In Apple's iPhone 4 Blunder, Form Trumped Function

Steve Jobs unveils the iPhone 4 on June 7. Justin Sullivan / Getty Images

One of the great stories about Steve Jobs comes from the 1980s, when Apple engineers were designing the original Macintosh. According to Andy Hertzfeld, one of the engineers on the Mac project, Jobs flipped out because the circuit board in the Mac wasn't pretty enough, and he made the designers redo it. The engineers wasted time and money trying to appease Jobs, but in the end went back to their original design. It wasn't pretty, but it did have one key advantage: it actually worked.

I'm reminded of that story these days as Apple is suffering a black eye over the antenna of the iPhone 4—especially since engineers had warned early in the phone's development that the antenna design could hurt reception, according to But Apple had this really clever idea and just couldn't let it go. Why not put a stainless-steel frame around the phone and have that frame serve as the antenna? Jobs made a big deal out of this innovation when he introduced the phone in June, calling it "brilliant engineering" and boasting that the antenna design "has never been done before."

Well, now we know why. As the world discovered once the iPhone 4 started shipping in late June, when the phone is held in a certain way—known as the death grip, but really just the way people hold mobile phones—the signal weakens and sometimes the calls get dropped. Consumer Reports, which tested the phone in its labs, says it can't recommend the iPhone 4 and suggests a stopgap fix: covering the exposed antenna with a piece of duct tape. (How's that for elegant?) But the consumer organization added what everyone already knows: the real fix has to come from Apple. Things have gotten so bad that Apple is expected to hold a news conference on Friday to address the criticism. Some people are saying Jobs should recall the device, a move that could cost up to $1.5 billion, according to Bernstein Research analyst Toni Sacconaghi.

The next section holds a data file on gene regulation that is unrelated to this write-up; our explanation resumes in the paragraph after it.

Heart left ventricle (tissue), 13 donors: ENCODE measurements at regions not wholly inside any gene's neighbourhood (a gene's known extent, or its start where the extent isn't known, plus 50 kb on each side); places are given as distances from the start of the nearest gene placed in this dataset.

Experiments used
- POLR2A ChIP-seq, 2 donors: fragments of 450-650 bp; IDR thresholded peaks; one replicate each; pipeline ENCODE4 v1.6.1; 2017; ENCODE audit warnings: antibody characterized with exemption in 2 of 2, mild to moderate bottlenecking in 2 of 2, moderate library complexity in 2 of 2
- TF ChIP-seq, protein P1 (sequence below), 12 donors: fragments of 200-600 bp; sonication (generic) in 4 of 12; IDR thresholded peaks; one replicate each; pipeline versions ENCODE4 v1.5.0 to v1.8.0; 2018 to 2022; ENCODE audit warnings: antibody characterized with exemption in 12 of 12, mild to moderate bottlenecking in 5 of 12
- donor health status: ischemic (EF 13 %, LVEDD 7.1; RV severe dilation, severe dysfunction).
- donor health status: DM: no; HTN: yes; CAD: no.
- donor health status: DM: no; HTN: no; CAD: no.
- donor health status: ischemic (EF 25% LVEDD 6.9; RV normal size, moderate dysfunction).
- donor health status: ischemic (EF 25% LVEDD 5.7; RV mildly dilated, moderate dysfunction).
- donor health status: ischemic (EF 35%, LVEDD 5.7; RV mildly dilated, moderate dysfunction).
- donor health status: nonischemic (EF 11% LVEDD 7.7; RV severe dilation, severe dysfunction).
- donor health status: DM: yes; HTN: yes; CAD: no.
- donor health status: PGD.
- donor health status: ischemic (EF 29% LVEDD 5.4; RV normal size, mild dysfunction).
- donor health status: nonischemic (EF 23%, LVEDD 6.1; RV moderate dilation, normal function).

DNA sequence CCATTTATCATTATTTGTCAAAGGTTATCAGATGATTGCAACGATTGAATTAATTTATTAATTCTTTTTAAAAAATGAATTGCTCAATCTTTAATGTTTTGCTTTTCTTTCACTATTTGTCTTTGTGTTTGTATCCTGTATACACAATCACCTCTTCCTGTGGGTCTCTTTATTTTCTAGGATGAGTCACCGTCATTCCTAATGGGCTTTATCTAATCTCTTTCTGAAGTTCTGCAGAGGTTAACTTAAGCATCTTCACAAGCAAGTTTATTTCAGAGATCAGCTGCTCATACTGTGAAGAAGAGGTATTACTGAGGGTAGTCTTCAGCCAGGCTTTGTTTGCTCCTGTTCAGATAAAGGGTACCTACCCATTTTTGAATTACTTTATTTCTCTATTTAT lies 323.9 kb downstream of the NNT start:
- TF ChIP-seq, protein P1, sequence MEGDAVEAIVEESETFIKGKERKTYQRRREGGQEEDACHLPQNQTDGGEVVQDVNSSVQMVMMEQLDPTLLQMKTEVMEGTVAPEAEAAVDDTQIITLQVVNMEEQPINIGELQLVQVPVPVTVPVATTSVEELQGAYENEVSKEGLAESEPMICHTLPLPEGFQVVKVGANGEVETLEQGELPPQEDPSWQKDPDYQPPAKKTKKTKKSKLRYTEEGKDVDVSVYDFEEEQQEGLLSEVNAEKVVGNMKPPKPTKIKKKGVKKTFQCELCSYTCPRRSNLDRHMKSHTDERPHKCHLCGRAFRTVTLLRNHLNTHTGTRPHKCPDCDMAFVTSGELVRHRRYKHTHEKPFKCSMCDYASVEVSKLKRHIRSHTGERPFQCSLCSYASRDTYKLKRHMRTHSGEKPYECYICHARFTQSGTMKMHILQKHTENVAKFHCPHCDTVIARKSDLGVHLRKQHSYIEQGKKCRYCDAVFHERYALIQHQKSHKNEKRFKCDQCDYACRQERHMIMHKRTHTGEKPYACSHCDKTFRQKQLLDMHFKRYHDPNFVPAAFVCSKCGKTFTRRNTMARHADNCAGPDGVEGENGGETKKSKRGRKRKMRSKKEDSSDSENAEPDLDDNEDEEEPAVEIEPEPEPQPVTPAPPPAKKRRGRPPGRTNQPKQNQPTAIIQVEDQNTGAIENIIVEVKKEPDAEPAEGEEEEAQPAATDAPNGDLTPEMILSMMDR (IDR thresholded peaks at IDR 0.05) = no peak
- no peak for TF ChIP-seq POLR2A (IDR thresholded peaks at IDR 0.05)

Shouldn't Apple have seen this coming? I'm not an engineer, but even I know that if you put your hand on an antenna, you mess up its performance. Yet Apple plowed ahead with the design. That brings me back to that Hertzfeld story from the Macintosh days. Jobs is not an engineer, but he likes to think of himself as a world-class design guru. He believes he is not creating products but art. This is partly why Apple puts so much emphasis on the way things look. But this time around, I think Jobs got seduced by what seemed to be a really cool and clever design, and his engineers couldn't talk him out of it.

When complaints arose, Jobs first said people just needed to hold the phone differently. Then he said there was no problem. Apple PR suggested users could alleviate the issue by putting a rubber case around the phone. Later, Apple claimed it had discovered a mistake in the software that determines how many signal-strength bars to display and promised to fix that. The last one was so ridiculous that even Apple fanboy bloggers mocked the company for saying such a thing. Lately, Apple has quietly begun handing out refunds to unhappy owners.

The larger question is whether this will hurt Apple's business and give a boost to phones that run Google's rival mobile-operating system, Android. My sense is that Apple might lose some sales, but the company is still better off trying to tough this out. A product recall would be very damaging to Apple's brand, which is based on the promise of beautiful tech gadgets that are easy to use. Worse yet, it would require Jobs to admit he'd made a mistake—something I don't think he has ever done before.